Wednesday, February 18, 2015

AAPsolute message to India


Port Wings Editorial, Feb 18, 2015:

The scale of Arvind Kejriwal-led Aam Aadmi Party (AAP) victory in New Delhi Assembly elections was beyond everybody’s expectations.
The BJP, which received a clear and comprehensive mandate to rule the whole India just nine months ago, finished it tally in single digits, while the Congress party, which had ruled the state until two years ago, failed even to open its account at the election.

Though the AAP won 67 seats out of 70, the task before Chief Minister Arvind Kejriwal now is to fulfill the promises it made to the Delhi electorate. Their promise of abundant supply of water, free wifi and electricity at cheap rates will come to haunt them throughout their tenure of five years and they may never be able to fulfill this to the satisfaction of all.
However, the distinguishing feature of AAP is their claim to provide an honest administration free from corruption and applying checks on bribery and black money.
While the AAP is in cloud nine given the mandate they got, BJP, which had claimed to sweep the Delhi polls using the charisma of its leader and Prime Minister Narendra Modi, probably got a message from the public that handling of AAP could be easier than the BJP in Delhi.
While the post-mortem of electoral debacle by BJP could throw several results, which may include the civil-disobedience agitation by local BJP when the national leadership decided to go with outsider Kiran Bedi as BJP’s face in Delhi and factionalism, time has come to the BJP to understand the message sent by the voters of Delhi, who clearly knows that AAP can’t deliver their promises without any support from BJP-led Centre.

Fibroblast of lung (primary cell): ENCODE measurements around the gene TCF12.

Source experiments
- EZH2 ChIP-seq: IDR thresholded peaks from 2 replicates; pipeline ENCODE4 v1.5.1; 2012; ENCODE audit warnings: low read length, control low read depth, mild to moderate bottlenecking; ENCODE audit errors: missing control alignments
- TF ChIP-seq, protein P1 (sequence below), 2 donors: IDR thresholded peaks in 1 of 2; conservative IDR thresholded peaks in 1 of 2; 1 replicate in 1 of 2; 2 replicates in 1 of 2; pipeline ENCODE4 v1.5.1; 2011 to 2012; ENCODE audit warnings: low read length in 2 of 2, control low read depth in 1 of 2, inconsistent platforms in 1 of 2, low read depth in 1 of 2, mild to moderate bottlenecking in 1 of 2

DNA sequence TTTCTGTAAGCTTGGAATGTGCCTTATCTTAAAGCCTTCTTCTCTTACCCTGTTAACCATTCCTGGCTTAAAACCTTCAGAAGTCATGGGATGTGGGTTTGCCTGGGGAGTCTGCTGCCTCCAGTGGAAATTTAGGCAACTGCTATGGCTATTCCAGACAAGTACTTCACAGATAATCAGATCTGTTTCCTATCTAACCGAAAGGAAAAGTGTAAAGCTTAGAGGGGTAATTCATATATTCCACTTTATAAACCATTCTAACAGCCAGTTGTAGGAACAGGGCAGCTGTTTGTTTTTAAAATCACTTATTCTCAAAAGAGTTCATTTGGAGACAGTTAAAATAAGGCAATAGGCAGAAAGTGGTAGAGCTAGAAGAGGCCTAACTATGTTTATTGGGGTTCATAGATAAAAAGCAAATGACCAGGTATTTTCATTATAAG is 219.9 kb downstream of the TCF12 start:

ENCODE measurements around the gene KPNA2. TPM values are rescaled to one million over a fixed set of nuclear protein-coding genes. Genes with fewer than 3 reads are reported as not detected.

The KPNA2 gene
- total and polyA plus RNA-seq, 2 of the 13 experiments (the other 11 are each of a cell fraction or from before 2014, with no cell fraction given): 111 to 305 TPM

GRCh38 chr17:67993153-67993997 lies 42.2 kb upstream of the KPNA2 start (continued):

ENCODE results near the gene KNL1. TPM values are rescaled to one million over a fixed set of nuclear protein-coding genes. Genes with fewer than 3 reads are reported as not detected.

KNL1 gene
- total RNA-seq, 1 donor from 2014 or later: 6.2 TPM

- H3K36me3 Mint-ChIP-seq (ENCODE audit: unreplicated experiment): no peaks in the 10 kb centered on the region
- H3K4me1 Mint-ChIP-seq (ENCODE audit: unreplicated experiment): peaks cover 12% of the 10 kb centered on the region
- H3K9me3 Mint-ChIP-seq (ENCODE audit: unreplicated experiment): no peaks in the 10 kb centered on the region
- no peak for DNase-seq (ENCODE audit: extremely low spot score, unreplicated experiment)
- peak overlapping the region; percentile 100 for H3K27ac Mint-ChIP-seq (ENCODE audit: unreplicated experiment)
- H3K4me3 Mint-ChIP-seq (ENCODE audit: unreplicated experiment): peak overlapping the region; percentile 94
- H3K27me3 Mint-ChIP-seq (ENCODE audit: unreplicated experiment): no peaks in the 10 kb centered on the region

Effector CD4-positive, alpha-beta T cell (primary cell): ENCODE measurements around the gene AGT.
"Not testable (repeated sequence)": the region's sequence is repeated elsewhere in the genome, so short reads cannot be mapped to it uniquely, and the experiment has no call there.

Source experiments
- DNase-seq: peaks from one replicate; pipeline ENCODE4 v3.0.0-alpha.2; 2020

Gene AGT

The AAP emerged as a powerful alternative to the BJP in Delhi. But it is still very much uncertain whether the AAP will be able to repeat this success at the national level.
The performance of the BJP government during the first few months in office has demonstrated the dangers of have a single party rule in this country particularly when that party has little devotion to ideals like secularism and inter religious and communal harmony.
For Modi, these election results should lead to some reassessment about his party and his government’s priorities.
The people of India gave Modi a decisive mandate in May 2014 to govern, and govern effectively. And if AAP’s war cry of anti-corruption is still managing to cut ice with ordinary voters in the nation’s capital, it clearly denotes that Modi’s governance paradigm leaves much to be desired.
Whether or not the win for AAP in Delhi is a turning point in Indian polity remains to be seen. There are few indications yet that Indians are dissatisfied with the Modi government. It is time for the BJP to recognise that all’s not well and that AAP’s victory will change Indian politics considerably, much of it to the BJP’s detriment, unless it learns its lessons and starts delivering on its commitments.

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